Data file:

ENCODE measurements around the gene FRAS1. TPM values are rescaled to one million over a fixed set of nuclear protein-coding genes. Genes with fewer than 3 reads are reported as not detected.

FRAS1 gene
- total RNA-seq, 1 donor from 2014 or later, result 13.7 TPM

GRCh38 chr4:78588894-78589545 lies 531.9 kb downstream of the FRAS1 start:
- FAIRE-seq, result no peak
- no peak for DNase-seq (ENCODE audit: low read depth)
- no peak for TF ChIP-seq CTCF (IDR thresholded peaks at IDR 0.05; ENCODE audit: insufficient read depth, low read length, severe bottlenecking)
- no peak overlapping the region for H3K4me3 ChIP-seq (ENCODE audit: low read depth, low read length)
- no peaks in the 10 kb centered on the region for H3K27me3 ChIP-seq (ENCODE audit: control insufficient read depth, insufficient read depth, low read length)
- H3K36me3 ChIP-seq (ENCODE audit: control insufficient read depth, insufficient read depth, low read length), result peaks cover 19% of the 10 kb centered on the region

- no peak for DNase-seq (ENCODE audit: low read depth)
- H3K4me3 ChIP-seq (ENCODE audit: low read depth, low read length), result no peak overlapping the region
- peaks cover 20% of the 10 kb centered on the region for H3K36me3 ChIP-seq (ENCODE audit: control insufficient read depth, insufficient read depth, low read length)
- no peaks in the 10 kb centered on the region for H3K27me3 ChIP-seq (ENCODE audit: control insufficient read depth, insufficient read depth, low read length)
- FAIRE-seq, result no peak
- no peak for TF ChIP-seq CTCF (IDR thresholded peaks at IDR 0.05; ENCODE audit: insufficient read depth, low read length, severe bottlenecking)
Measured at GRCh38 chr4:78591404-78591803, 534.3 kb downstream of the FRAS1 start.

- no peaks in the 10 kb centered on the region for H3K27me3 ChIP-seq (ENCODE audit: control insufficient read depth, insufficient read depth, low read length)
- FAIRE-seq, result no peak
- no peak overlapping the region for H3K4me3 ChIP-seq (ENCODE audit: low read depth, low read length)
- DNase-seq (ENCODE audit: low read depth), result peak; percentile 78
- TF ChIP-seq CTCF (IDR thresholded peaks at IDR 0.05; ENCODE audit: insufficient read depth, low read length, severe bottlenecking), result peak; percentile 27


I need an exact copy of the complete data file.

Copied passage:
ENCODE measurements around the gene FRAS1. TPM values are rescaled to one million over a fixed set of nuclear protein-coding genes. Genes with fewer than 3 reads are reported as not detected.

FRAS1 gene
- total RNA-seq, 1 donor from 2014 or later, result 13.7 TPM

GRCh38 chr4:78588894-78589545 lies 531.9 kb downstream of the FRAS1 start:
- FAIRE-seq, result no peak
- no peak for DNase-seq (ENCODE audit: low read depth)
- no peak for TF ChIP-seq CTCF (IDR thresholded peaks at IDR 0.05; ENCODE audit: insufficient read depth, low read length, severe bottlenecking)
- no peak overlapping the region for H3K4me3 ChIP-seq (ENCODE audit: low read depth, low read length)
- no peaks in the 10 kb centered on the region for H3K27me3 ChIP-seq (ENCODE audit: control insufficient read depth, insufficient read depth, low read length)
- H3K36me3 ChIP-seq (ENCODE audit: control insufficient read depth, insufficient read depth, low read length), result peaks cover 19% of the 10 kb centered on the region

- no peak for DNase-seq (ENCODE audit: low read depth)
- H3K4me3 ChIP-seq (ENCODE audit: low read depth, low read length), result no peak overlapping the region
- peaks cover 20% of the 10 kb centered on the region for H3K36me3 ChIP-seq (ENCODE audit: control insufficient read depth, insufficient read depth, low read length)
- no peaks in the 10 kb centered on the region for H3K27me3 ChIP-seq (ENCODE audit: control insufficient read depth, insufficient read depth, low read length)
- FAIRE-seq, result no peak
- no peak for TF ChIP-seq CTCF (IDR thresholded peaks at IDR 0.05; ENCODE audit: insufficient read depth, low read length, severe bottlenecking)
Measured at GRCh38 chr4:78591404-78591803, 534.3 kb downstream of the FRAS1 start.

- no peaks in the 10 kb centered on the region for H3K27me3 ChIP-seq (ENCODE audit: control insufficient read depth, insufficient read depth, low read length)
- FAIRE-seq, result no peak
- no peak overlapping the region for H3K4me3 ChIP-seq (ENCODE audit: low read depth, low read length)
- DNase-seq (ENCODE audit: low read depth), result peak; percentile 78
- TF ChIP-seq CTCF (IDR thresholded peaks at IDR 0.05; ENCODE audit: insufficient read depth, low read length, severe bottlenecking), result peak; percentile 27